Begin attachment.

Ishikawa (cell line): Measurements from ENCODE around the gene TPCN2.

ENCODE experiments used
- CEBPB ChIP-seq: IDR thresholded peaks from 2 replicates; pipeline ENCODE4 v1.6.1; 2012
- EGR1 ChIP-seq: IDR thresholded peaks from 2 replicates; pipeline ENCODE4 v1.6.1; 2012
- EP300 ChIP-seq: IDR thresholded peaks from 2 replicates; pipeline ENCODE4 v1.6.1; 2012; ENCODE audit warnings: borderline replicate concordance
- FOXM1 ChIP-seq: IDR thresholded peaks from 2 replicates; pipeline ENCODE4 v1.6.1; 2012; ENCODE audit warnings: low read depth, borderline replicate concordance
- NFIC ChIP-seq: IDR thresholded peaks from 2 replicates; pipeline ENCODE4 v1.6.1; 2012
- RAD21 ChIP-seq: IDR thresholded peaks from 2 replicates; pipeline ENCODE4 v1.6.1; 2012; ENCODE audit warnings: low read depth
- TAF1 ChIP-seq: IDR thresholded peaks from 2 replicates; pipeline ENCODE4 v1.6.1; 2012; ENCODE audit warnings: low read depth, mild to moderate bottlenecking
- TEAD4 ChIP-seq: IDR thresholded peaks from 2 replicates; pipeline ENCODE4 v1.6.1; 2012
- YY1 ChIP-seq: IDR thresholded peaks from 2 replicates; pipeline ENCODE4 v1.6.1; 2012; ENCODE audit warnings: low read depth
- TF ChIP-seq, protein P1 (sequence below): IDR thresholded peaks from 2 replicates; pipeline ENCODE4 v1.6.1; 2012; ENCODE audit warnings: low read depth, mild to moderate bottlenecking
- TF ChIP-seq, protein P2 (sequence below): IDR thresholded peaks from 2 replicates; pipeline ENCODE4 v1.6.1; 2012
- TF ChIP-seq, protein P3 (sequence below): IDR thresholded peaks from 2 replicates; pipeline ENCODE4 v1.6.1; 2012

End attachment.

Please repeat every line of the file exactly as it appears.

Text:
Ishikawa (cell line): Measurements from ENCODE around the gene TPCN2.

ENCODE experiments used
- CEBPB ChIP-seq: IDR thresholded peaks from 2 replicates; pipeline ENCODE4 v1.6.1; 2012
- EGR1 ChIP-seq: IDR thresholded peaks from 2 replicates; pipeline ENCODE4 v1.6.1; 2012
- EP300 ChIP-seq: IDR thresholded peaks from 2 replicates; pipeline ENCODE4 v1.6.1; 2012; ENCODE audit warnings: borderline replicate concordance
- FOXM1 ChIP-seq: IDR thresholded peaks from 2 replicates; pipeline ENCODE4 v1.6.1; 2012; ENCODE audit warnings: low read depth, borderline replicate concordance
- NFIC ChIP-seq: IDR thresholded peaks from 2 replicates; pipeline ENCODE4 v1.6.1; 2012
- RAD21 ChIP-seq: IDR thresholded peaks from 2 replicates; pipeline ENCODE4 v1.6.1; 2012; ENCODE audit warnings: low read depth
- TAF1 ChIP-seq: IDR thresholded peaks from 2 replicates; pipeline ENCODE4 v1.6.1; 2012; ENCODE audit warnings: low read depth, mild to moderate bottlenecking
- TEAD4 ChIP-seq: IDR thresholded peaks from 2 replicates; pipeline ENCODE4 v1.6.1; 2012
- YY1 ChIP-seq: IDR thresholded peaks from 2 replicates; pipeline ENCODE4 v1.6.1; 2012; ENCODE audit warnings: low read depth
- TF ChIP-seq, protein P1 (sequence below): IDR thresholded peaks from 2 replicates; pipeline ENCODE4 v1.6.1; 2012; ENCODE audit warnings: low read depth, mild to moderate bottlenecking
- TF ChIP-seq, protein P2 (sequence below): IDR thresholded peaks from 2 replicates; pipeline ENCODE4 v1.6.1; 2012
- TF ChIP-seq, protein P3 (sequence below): IDR thresholded peaks from 2 replicates; pipeline ENCODE4 v1.6.1; 2012